Communicating with your little Bam Bam
I have seen my daughter’s temper. And I am afraid.
OK, a bit of an exaggeration. But she’s now in toddler territory, and the sweet little baby who had been content to sit and play is now exploring, grabbing and testing the boundaries of her physical abilities — as well as my emotional ones.
So, I called Dr. Harvey Karp, creator of The Happiest Toddler on the Block DVD and book (as well as The Happiest Baby on the Block which laid out the “5 s’s” strategy for calming babies) about communicating with a toddler in a tantrum. (And in this respect, he defines a toddler ranging from 8 months to 5 years).
In The Happiest Baby, the central idea for parents to remember is that the first three months of your newborn’s life should be considered the “fourth trimester.” You can best soothe the baby by mimicking the environment that he or she was in — your uterus. (For more about those techniques, go to his Web site).
So the central idea for calming your toddler?
“Our toddlers are not so much small children as they are little cavemen,” said Karp, an M.D. and a fellow of the American Academy of Pediatrics. “Children are born uncivilized. They spit and scratch, they pee wherever they want, they don’t say please or thank you.”
And so in teaching your child, you need to remember that they are primitive human beings and you cannot communicate with them in a way that’s too mature. Their left brains — centers for language and logic — are less developed than their right brains — centers for emotion, impulse and musicality, he said.
You need more than just words. You need to include your tone of voice, the look on your face and body gestures to communicate with them. You also need to acknowledge their emotions before you can get them to hear your message.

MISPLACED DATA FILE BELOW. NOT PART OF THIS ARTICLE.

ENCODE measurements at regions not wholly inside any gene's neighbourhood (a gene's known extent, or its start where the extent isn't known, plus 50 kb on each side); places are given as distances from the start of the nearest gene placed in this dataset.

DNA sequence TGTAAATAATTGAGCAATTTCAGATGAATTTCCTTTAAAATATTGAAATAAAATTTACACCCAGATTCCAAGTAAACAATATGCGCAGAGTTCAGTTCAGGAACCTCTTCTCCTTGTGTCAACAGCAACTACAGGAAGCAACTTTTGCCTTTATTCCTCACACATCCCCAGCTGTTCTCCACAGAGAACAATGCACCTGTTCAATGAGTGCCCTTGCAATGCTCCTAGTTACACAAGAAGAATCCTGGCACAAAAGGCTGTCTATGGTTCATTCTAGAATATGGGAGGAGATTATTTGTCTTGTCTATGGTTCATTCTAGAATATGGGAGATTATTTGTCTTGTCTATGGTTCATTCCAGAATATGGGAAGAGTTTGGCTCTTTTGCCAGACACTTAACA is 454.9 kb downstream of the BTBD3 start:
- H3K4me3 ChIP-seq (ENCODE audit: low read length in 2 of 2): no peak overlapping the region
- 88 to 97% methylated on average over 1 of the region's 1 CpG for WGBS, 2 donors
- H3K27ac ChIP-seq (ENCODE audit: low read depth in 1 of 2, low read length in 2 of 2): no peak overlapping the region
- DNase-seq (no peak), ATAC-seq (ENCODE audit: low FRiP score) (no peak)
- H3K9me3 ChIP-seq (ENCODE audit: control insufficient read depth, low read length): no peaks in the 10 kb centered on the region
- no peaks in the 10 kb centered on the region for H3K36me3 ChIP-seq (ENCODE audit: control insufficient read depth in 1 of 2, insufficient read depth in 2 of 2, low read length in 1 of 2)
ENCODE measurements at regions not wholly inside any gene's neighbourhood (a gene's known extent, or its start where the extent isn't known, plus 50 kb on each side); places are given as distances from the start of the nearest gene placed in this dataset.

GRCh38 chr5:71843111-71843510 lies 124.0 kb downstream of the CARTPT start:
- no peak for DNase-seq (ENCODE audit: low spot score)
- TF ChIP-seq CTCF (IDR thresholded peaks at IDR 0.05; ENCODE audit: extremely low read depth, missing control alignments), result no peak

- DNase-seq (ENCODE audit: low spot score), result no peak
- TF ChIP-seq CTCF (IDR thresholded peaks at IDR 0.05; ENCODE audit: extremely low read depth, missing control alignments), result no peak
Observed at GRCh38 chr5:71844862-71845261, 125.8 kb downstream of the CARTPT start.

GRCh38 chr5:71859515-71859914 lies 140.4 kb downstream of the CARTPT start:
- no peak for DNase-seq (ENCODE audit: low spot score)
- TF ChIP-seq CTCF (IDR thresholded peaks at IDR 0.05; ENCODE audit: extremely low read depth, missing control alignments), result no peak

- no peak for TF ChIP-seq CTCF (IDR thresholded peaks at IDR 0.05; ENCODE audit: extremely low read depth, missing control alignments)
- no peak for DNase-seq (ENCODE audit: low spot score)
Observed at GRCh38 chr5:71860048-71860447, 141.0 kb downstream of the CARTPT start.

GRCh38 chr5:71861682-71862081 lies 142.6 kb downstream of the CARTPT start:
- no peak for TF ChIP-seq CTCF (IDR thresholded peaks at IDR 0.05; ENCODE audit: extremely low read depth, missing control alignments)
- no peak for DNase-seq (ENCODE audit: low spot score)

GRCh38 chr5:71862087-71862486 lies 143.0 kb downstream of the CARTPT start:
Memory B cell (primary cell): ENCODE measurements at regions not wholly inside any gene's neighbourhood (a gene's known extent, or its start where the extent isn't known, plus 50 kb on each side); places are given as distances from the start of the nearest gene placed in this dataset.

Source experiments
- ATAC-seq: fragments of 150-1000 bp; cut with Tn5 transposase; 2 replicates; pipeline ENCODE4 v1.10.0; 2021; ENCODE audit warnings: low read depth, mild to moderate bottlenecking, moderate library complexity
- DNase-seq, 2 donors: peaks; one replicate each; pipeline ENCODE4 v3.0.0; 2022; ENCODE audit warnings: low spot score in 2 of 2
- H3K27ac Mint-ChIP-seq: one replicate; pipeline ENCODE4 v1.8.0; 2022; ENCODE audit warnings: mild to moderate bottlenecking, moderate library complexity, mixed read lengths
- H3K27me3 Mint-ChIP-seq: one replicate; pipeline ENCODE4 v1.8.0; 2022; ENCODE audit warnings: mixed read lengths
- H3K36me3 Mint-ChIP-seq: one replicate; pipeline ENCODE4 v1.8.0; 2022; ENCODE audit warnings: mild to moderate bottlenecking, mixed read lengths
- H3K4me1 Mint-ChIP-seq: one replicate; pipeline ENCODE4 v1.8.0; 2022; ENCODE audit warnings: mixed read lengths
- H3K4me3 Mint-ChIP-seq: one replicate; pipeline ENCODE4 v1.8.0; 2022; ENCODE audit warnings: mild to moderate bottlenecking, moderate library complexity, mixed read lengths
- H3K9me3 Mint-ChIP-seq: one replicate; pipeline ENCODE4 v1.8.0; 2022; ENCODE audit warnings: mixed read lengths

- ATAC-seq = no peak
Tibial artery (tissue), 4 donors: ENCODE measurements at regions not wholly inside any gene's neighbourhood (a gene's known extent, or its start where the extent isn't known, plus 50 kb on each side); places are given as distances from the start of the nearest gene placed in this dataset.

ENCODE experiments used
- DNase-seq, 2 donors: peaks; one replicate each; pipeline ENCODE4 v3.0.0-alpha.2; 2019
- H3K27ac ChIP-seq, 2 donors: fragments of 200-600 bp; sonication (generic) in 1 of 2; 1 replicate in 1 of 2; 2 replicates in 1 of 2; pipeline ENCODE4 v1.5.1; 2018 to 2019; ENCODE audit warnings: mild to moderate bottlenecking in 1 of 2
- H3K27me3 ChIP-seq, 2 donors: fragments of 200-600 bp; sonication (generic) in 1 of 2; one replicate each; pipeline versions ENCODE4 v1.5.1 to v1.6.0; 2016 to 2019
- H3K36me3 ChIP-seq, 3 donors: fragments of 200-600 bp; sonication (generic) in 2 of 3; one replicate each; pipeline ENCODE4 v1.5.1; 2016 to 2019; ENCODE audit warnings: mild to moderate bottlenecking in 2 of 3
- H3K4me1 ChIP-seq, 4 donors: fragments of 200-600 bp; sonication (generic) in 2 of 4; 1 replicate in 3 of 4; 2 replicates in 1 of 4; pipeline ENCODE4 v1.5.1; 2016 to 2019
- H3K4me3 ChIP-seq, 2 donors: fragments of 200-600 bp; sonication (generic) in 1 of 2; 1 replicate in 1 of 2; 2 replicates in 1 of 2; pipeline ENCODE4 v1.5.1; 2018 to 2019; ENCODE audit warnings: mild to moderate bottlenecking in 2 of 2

So how do you speak what Dr. Karp calls “toddlerese?”
1. Use short phrases.
2. Use lots of repetition.
3. Mirror some of their emotion back at them.
Example: Your daughter grabs for some scissors to play with. You take them away and she throws a tantrum.
Here’s what he counsels you do and say:
“You want, you want! You want scissors! Now! You want scissors!” You’re talking with some excitement in your voice, the pitch is higher, maybe your hands are moving around. Then, you can say in a more normal tone “But we can’t let you have that because you could cut yourself.”
(Check out this clip on his site to see a version of this in practice.)
Feels silly, sure. But consider this.
Think about how we interact as adults, Karp said. If we’re really upset and talk to someone about it, we don’t want that person to respond with a completely calm, clinical tone. That seems like the person isn’t acknowledging our feelings and just doesn’t get it, he said.
At the same time, we don’t want someone to react in an overly excited manner to our pain or frustration. If they express as much anguish as we do, it seems a little off.
Rather, everyone has this “sweet spot” where we want the listener to respond with about 30 percent of the emotion that we’re sending out, he said.
So… With a toddler sending out a lot of emotion? You need to let them know you acknowledge their feelings by mirroring some of their emotion back.
He also notes that we instinctively respond with short sentences, repetition and mirroring when we are in a happy situation with a child. Say your child goes down a slide for the first time, he said. What do we do?
We yell, “You did it! You did it! Good job, good job! Wow look at you!” So, it’s not like we feel foolish in those kinds of situations, right?
While that’s an important technique, that’s only part of his strategy for parenting toddlers. (Others that he discusses are “gossiping,” the “fast food rule” and something intriguingly called “Playing the boob.” Hmm.) He also advises getting the DVD first, so you can see the technique. You can get the book afterwards to learn more about it.
But if you see someone in public talking excitedly to a crying toddler in nonsensical short phrases, cut me some slack. Better a couple seconds of strange mama than several minutes of screaming toddler, no?
How about you? Have any success trying this technique? Let us know!
Written by Helen Jung, posted on January 12, 2009, at blog.oregonlive.com